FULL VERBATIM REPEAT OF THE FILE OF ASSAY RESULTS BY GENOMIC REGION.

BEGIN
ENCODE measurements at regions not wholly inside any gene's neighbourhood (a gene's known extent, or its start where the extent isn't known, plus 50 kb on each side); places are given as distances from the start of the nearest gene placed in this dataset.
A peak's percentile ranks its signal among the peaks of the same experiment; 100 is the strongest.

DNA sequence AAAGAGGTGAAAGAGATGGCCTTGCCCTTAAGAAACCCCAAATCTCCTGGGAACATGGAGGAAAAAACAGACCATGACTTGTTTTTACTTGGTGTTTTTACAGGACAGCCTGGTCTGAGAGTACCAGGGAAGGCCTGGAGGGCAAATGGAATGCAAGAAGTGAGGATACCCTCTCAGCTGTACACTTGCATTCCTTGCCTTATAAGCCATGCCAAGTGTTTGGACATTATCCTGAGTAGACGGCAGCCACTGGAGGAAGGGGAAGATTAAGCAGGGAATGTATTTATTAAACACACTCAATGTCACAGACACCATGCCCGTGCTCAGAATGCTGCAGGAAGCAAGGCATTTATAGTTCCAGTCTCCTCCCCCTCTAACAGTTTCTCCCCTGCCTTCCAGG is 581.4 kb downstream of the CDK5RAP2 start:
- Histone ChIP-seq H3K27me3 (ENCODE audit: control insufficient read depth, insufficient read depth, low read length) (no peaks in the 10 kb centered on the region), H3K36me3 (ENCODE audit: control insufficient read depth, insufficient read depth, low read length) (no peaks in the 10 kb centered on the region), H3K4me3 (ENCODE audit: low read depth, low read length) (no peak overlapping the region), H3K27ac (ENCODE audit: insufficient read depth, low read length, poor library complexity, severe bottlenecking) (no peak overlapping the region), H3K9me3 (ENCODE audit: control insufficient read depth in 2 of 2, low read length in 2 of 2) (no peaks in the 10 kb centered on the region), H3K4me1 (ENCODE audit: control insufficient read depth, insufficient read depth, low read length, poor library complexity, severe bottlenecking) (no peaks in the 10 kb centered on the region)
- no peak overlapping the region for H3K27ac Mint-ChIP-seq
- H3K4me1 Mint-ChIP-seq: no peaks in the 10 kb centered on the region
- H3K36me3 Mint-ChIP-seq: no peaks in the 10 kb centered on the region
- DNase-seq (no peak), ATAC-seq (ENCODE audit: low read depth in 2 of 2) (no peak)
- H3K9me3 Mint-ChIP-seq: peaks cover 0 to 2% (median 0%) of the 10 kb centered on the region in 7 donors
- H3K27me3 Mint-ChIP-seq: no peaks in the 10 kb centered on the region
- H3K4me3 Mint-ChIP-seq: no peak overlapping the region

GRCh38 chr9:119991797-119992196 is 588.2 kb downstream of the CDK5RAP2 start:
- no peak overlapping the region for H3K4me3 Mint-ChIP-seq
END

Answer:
ENCODE measurements at regions not wholly inside any gene's neighbourhood (a gene's known extent, or its start where the extent isn't known, plus 50 kb on each side); places are given as distances from the start of the nearest gene placed in this dataset.
A peak's percentile ranks its signal among the peaks of the same experiment; 100 is the strongest.

DNA sequence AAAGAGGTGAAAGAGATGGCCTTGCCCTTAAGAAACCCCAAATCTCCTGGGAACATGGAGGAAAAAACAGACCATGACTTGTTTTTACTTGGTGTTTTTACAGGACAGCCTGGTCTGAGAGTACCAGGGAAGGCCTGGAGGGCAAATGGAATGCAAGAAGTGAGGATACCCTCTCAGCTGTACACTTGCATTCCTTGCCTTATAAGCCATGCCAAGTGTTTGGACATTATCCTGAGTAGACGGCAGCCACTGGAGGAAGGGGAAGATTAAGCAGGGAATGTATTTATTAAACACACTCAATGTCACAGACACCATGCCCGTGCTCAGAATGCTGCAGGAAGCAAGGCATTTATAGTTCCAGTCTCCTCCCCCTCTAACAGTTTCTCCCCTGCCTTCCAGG is 581.4 kb downstream of the CDK5RAP2 start:
- Histone ChIP-seq H3K27me3 (ENCODE audit: control insufficient read depth, insufficient read depth, low read length) (no peaks in the 10 kb centered on the region), H3K36me3 (ENCODE audit: control insufficient read depth, insufficient read depth, low read length) (no peaks in the 10 kb centered on the region), H3K4me3 (ENCODE audit: low read depth, low read length) (no peak overlapping the region), H3K27ac (ENCODE audit: insufficient read depth, low read length, poor library complexity, severe bottlenecking) (no peak overlapping the region), H3K9me3 (ENCODE audit: control insufficient read depth in 2 of 2, low read length in 2 of 2) (no peaks in the 10 kb centered on the region), H3K4me1 (ENCODE audit: control insufficient read depth, insufficient read depth, low read length, poor library complexity, severe bottlenecking) (no peaks in the 10 kb centered on the region)
- no peak overlapping the region for H3K27ac Mint-ChIP-seq
- H3K4me1 Mint-ChIP-seq: no peaks in the 10 kb centered on the region
- H3K36me3 Mint-ChIP-seq: no peaks in the 10 kb centered on the region
- DNase-seq (no peak), ATAC-seq (ENCODE audit: low read depth in 2 of 2) (no peak)
- H3K9me3 Mint-ChIP-seq: peaks cover 0 to 2% (median 0%) of the 10 kb centered on the region in 7 donors
- H3K27me3 Mint-ChIP-seq: no peaks in the 10 kb centered on the region
- H3K4me3 Mint-ChIP-seq: no peak overlapping the region

GRCh38 chr9:119991797-119992196 is 588.2 kb downstream of the CDK5RAP2 start:
- no peak overlapping the region for H3K4me3 Mint-ChIP-seq